Editor’s Choice: Short Story – The Boy
Who was he? He was just one among hundreds at school. There wasn’t anything distinguishing or mighty about him – he was good-looking all right but it was the kind of good looks that stands out at first and then fades into the background after a while; as if it had been there for all eternity. In short, he was an ordinary boy leading an ordinary life. He wasn’t popular among his peers except maybe for his first few days at school which was one month after term began. He knew everyone and everybody knew him and that was that. After all, what was one boy among so many others?
Who was he? He was a quaint black and white photograph. A ready dimpled smile, a pair of deep searching eyes, a mop of messy hair and to complete the picture you needed an easel with a canvas on it near him, a palette in his left hand and a paintbrush in the right. No one knew much about his likes or dislikes and frankly no one bothered to ask. But one thing about which everyone was on the same page was that he was born to paint. He wouldn’t be complete without the – preferably – green streak of paint which his hand leaves in its wake in a futile attempt to get the tumbling mass of dark bangs out of his eyes. It could be 6 a.m. or 6 p.m.; you wouldn’t find him without paint spread randomly on his hands, smudges of colors on his face or dried smears on his sleeves and patches on his jeans. It was an irrevocable part of him. The sagacious aura about him and the contrasting impertinence profound in his ever smiling face vanishes the moment he gets a paint brush in his hands. His countenance radiated magnanimity and unbelievable passion when he painted.
It was a marvel – the indescribable grace with which his hand flew across the canvas, the deft stroke of his hands, true and sure against the stark contrast of white in the backdrop. It was with the utmost confidence that he painted the bold reds and the pale pinks, warm yellows and cool blues, calm greens and vibrant purples… Upon closer inspection you can appreciate the sharp details and the accurate strokes, appropriate shading and expert shadows. Some of his paintings were fairly straight forward- blooming flowers, crashing waves, looming mountains and towering skyscrapers. Some were more allegory – a haze of colors, the meaning of which was oblivious to all except him. They were all beautiful in their own separate ways and the adoring way in which his lips wrapped tenderly around the usually silly names of his masterpieces and the rhapsodical glow in his dark chocolate orbs as he looked at them only added to their charm.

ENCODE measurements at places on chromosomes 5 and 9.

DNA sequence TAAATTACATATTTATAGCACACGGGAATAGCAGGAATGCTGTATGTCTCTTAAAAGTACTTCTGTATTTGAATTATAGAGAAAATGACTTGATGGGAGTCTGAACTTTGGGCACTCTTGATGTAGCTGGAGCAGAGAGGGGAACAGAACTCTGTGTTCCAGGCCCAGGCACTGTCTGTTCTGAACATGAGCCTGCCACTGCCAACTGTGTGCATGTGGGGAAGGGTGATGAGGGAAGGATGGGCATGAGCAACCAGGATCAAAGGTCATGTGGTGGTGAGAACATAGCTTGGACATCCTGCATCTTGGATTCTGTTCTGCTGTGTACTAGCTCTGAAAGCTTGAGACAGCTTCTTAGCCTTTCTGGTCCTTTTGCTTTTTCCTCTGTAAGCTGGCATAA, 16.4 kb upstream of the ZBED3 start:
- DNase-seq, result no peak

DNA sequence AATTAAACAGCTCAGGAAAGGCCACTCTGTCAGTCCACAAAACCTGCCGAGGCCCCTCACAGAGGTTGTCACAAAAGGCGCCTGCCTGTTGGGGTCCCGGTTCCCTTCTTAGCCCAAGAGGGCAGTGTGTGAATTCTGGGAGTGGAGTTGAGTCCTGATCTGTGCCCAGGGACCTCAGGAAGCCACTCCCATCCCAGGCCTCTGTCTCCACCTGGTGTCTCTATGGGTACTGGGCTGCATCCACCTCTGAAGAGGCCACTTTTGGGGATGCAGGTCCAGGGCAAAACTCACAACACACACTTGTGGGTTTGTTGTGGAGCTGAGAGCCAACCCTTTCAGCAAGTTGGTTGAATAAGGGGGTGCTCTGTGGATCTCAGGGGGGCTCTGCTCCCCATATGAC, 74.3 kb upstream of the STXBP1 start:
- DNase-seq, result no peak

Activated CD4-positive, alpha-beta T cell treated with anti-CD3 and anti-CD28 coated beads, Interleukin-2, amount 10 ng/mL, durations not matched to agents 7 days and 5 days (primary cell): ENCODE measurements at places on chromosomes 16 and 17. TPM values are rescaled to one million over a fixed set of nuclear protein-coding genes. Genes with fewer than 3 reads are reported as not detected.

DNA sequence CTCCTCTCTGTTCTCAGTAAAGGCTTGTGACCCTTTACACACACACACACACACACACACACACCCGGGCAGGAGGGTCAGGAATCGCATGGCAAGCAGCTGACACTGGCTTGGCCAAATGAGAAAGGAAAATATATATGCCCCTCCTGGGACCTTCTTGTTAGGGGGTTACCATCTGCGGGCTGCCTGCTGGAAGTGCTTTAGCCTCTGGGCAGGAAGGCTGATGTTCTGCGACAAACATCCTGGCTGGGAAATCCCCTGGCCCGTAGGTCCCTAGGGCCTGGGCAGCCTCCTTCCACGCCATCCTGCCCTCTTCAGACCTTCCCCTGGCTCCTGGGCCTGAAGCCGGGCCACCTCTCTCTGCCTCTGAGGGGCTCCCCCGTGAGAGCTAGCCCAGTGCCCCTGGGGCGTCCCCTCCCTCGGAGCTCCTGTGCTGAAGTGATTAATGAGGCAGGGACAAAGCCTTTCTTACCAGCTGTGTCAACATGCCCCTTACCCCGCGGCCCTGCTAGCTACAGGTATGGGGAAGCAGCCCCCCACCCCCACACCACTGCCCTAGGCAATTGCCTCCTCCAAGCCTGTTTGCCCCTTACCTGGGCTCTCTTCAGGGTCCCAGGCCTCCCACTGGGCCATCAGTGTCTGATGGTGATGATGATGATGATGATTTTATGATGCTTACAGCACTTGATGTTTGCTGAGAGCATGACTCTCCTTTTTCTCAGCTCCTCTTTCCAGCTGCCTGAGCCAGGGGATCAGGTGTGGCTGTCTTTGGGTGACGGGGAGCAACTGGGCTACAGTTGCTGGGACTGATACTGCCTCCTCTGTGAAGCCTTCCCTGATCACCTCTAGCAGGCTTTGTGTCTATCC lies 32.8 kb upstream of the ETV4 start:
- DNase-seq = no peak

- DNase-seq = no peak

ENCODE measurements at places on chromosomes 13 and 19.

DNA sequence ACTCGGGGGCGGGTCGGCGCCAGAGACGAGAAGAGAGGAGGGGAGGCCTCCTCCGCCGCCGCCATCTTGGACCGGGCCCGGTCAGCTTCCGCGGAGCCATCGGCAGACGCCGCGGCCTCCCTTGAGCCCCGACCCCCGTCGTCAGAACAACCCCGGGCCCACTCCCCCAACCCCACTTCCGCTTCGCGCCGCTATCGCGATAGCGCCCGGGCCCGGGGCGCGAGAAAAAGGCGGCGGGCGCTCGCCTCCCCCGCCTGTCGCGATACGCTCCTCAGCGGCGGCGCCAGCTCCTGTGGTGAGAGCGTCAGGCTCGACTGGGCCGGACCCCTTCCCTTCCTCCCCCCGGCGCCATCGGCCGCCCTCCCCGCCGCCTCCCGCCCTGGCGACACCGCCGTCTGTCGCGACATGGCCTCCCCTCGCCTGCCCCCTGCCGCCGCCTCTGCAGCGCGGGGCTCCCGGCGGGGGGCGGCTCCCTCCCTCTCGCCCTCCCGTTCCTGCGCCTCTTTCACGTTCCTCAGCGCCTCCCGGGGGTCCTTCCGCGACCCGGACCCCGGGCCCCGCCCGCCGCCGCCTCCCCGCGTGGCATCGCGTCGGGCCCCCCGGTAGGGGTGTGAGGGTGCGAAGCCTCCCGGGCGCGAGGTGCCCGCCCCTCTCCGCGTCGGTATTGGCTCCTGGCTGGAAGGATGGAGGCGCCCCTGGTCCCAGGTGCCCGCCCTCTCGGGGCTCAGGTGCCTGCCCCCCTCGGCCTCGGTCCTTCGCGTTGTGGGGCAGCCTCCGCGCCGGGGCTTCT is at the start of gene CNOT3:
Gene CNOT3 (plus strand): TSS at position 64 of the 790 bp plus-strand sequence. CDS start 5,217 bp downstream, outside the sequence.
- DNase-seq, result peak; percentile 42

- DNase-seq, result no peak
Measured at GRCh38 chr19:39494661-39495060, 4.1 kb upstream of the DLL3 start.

He was neither a fiend nor a best friend to one. He was simply meant to be. With a character that was smooth and warm and capable of easily familiarizing with the personality of his acquaintance. Never was he judgemental He was a constant friend; Like a diary. You don’t hate him nor do you love him but essentially he is there by your side. What else could be the reason he was never appreciated duly for what he was worth? It was almost like he was meant to be; something naturally there.
Even still, when all of a sudden he barged into the class one boring English period and announced that he would be leaving, it was met by apathetic shrugs which were too mild. On his part, he too seemed indifferent except for the strange emotion shining through the hard pool of placidity in his eyes and the absence of his signature whimsical smile which usually graced his lips. The deadline came and he left with a wave of his hand, a grin in our direction and a slight inclination of his head to acknowledge our lazy goodbyes. But again his façade was undoubtedly marred by that eerie light behind his eyes.
Days flew by with no perceivable change and then the rifle was reported triggering the beginning of a saga of confusion. He became a seat left out in the conference room by a – later, very bewildered- classmate, an extra question paper at every exam, an awaited disgruntled groan when art class was cancelled, a subtle glance at a vacant seat when the teacher spoke about medieval arts, an additional mars bar at every birthday, an irrelevant invitation to every party. It was all inevitable.
That was when we learned the truth of the words: we don’t know what we have until we lose it. Like many unfortunates, it was too late for us; Too late to say sorry for all the times you knocked over his paint, thank you for the paint stained helping hand which seemed to appear magically in front of you when you tripped during gym, a nod of acceptance or perhaps even a reply to every routine good mornings, a heartfelt congratulation as he walks back to his place amidst admiring albeit also lukewarm applause after being announced the winner of a painting contest for the umpteenth time.
Who was he? A pang in the heart when you skip his name during attendance, a tear in the eye when you see your school album, a smirk on the lips when you reminisce about the all jokes you played on the teachers, a confused sweep of the head when you try to seek him out to ask- as was routine – his calculus exam marks, a droop of the shoulder when you realize you won’t be playing soccer with him anymore, a soft feeling in your soul when you see a painting.
A phone call with no answer, that ends in a beep, a message with no reply even at the end of many a week, a mail with no response no matter how long you wait. A foggy picture constantly at the back of your mind.
Who was he? Oh, he was just a boy. The last piece of the puzzle. He was a part of us.